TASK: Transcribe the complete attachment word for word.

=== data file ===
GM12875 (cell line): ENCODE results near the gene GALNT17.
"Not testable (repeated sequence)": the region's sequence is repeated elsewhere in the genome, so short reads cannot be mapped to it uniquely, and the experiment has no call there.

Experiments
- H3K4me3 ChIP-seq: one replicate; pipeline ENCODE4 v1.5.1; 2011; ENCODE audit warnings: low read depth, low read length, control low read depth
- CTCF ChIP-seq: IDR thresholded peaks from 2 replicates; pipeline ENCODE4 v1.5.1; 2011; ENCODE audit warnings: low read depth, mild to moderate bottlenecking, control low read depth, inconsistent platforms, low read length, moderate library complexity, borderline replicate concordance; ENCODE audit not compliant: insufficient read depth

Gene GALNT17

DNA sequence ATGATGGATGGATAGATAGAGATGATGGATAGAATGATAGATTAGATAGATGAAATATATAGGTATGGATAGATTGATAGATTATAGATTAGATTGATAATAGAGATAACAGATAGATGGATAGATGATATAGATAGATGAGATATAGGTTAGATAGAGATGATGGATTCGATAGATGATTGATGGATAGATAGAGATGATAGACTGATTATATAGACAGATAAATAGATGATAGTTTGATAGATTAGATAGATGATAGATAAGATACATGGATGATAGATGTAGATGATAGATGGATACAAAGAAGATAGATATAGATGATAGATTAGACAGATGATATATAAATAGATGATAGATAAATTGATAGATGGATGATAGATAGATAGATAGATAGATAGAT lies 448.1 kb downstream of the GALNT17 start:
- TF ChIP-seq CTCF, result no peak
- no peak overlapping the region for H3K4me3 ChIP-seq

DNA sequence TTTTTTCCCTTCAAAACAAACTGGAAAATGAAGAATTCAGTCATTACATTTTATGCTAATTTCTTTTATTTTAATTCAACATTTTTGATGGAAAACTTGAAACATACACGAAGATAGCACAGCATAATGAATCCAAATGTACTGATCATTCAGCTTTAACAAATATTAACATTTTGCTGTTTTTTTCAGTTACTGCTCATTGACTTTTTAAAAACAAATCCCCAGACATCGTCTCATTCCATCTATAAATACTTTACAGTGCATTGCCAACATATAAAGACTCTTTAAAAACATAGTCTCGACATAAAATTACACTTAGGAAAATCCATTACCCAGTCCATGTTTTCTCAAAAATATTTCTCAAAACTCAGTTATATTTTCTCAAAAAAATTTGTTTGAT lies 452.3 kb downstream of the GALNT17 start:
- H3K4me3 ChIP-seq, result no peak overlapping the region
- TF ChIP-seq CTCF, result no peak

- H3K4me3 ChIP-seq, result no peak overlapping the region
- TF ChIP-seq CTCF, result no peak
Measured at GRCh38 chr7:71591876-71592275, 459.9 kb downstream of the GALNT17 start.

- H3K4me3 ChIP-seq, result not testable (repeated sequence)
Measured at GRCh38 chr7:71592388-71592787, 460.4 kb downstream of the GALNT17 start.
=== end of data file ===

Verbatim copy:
GM12875 (cell line): ENCODE results near the gene GALNT17.
"Not testable (repeated sequence)": the region's sequence is repeated elsewhere in the genome, so short reads cannot be mapped to it uniquely, and the experiment has no call there.

Experiments
- H3K4me3 ChIP-seq: one replicate; pipeline ENCODE4 v1.5.1; 2011; ENCODE audit warnings: low read depth, low read length, control low read depth
- CTCF ChIP-seq: IDR thresholded peaks from 2 replicates; pipeline ENCODE4 v1.5.1; 2011; ENCODE audit warnings: low read depth, mild to moderate bottlenecking, control low read depth, inconsistent platforms, low read length, moderate library complexity, borderline replicate concordance; ENCODE audit not compliant: insufficient read depth

Gene GALNT17

DNA sequence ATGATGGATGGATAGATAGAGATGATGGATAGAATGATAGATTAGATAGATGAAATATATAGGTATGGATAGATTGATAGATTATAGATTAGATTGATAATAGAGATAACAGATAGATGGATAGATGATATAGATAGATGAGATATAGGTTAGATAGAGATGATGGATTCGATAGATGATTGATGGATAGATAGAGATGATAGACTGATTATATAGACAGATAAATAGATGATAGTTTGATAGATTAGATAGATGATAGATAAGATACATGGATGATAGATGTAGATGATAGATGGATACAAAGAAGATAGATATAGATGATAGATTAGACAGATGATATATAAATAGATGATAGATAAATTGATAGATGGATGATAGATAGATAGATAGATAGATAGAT lies 448.1 kb downstream of the GALNT17 start:
- TF ChIP-seq CTCF, result no peak
- no peak overlapping the region for H3K4me3 ChIP-seq

DNA sequence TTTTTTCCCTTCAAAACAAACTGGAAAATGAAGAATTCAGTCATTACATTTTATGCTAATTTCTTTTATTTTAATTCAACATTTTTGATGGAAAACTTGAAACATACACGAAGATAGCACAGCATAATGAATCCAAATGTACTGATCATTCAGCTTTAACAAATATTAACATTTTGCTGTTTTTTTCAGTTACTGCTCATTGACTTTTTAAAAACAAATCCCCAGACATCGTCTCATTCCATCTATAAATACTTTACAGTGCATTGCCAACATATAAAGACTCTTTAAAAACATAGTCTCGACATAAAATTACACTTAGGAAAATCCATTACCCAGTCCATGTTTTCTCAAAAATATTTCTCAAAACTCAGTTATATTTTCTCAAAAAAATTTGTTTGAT lies 452.3 kb downstream of the GALNT17 start:
- H3K4me3 ChIP-seq, result no peak overlapping the region
- TF ChIP-seq CTCF, result no peak

- H3K4me3 ChIP-seq, result no peak overlapping the region
- TF ChIP-seq CTCF, result no peak
Measured at GRCh38 chr7:71591876-71592275, 459.9 kb downstream of the GALNT17 start.

- H3K4me3 ChIP-seq, result not testable (repeated sequence)
Measured at GRCh38 chr7:71592388-71592787, 460.4 kb downstream of the GALNT17 start.